In her debut novel, Edie Meidav tells the tale of Henry Fyre Gould, a self-described anti-missionary who travels to Ceylon from the spiritualist salons of 1930s New York City. Driven by an arrogant faith in his ideals, Henry settles in the village of Rajottama, intent on establishing a model society built on the lost truths of Buddhism. Instead of ...
In her debut novel, Edie Meidav tells the tale of Henry Fyre Gould, a self-described anti-missionary who travels to Ceylon from the spiritualist salons of 1930s New York City. Driven by an arrogant faith in his ideals, Henry settles in the village of Rajottama, intent on establishing a model society built on the lost truths of Buddhism. Instead of a utopian village, he slowly finds a tinderbox of caste struggle, political rebellion, espionage, and erotic intrigue. In the tradition of Michael Ondaatje, Barbara Kingsolver, and Joseph Conrad, Meidav grapples with the consequences of the West's fascination with the East and explores the nature of faith and love.
Publishers Weekly, 2001-02-12 Before civil war-torn Sri Lanka became Sri Lanka, it was the British colony of Ceylon, and on this island off the coast of India Meidav focuses the ferocious, prodigious energies of her sprawling debut novel, a work that has been justly compared to the fiction of Ondaatje and Kingsolver. The year is 1936 and Henry Frye Gould leaves behind the spiritualist poseurs of New York society, as well as his wife and child, to go in search of a truly spiritual society. As a self-styled "anti-missionary," he sets sail for the Ceylonese village of Rajottama, his goal to create his own ideal Buddhist world, melding the best of East and West. Among the people who help and hinder Henry in his quixotic quest are Johnny, a charmingly precocious boy and secret British spy who becomes Henry's guide/confidant; his beautiful housekeeper, Nani, a village outcast and the object of Henry's affections; and a ham-eating monk who becomes Henry's mentor in Buddhism. Henry's utopia develops in fits and starts, but when tragedy strikes, things fall apart. The resulting disillusionment is intense, but redemption comes to Henry like a strange and unforeseen gift. In rugged, cadenced prose, Meidav delineates both the inevitability of human solitariness and the longing for the exoticism of the other. As in Peter Matthiessen's At Play in the Fields of the Lord, the novel skewers the cool superiority of the hubristic colonizing mentality. Hailed by the Voice Literary Supplement as one of its "Writers on the Verge" in 2000, Meidav succeeds on two levels, illuminating a rarely glimpsed culture and examining the tragic fallout of culture clash. Major ad/promo; author tour. (Apr. 7) Copyright 2001 Cahners Business Information.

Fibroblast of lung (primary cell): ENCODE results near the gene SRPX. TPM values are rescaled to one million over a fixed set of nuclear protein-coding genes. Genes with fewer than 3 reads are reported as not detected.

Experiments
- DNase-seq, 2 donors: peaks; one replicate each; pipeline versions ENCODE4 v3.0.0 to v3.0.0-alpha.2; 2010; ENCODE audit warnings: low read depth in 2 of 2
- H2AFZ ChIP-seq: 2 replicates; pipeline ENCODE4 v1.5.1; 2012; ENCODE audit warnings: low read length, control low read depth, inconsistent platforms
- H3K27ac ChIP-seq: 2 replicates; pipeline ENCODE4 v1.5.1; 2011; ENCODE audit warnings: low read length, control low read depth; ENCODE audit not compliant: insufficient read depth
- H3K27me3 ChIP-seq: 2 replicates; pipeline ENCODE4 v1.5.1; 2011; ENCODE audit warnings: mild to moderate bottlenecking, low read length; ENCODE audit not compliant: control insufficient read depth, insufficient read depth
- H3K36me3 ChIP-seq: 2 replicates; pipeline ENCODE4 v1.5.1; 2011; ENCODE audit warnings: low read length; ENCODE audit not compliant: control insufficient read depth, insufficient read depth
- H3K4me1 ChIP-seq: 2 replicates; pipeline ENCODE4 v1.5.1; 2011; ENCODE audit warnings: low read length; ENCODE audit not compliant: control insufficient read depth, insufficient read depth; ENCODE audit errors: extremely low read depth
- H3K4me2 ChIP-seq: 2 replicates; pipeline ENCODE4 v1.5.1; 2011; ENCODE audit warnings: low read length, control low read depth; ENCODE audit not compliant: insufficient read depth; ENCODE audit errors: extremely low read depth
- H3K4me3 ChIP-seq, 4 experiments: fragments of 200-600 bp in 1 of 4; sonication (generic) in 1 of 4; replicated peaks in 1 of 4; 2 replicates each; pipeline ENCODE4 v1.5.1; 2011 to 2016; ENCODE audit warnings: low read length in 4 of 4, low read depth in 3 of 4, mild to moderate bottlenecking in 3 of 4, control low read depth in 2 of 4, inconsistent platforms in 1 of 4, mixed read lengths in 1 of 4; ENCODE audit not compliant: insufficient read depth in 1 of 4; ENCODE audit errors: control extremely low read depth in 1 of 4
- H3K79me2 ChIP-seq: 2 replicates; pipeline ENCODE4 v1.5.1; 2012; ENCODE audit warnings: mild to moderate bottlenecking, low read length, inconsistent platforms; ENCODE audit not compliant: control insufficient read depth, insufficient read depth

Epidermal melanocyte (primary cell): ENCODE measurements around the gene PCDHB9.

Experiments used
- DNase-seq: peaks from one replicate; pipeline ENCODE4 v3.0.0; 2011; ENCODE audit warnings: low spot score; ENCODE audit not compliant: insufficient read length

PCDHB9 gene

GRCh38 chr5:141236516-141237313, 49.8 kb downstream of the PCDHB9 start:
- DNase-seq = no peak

Alibris, the Alibris logo, and Alibris.com are registered trademarks of Alibris, Inc.
Copyright in bibliographic data and cover images is held by Nielsen Book Services Limited, Baker & Taylor, Inc., or by their respective licensors, or by the publishers, or by their respective licensors. For personal use only. All rights reserved. All rights in images of books or other publications are reserved by the original copyright holders.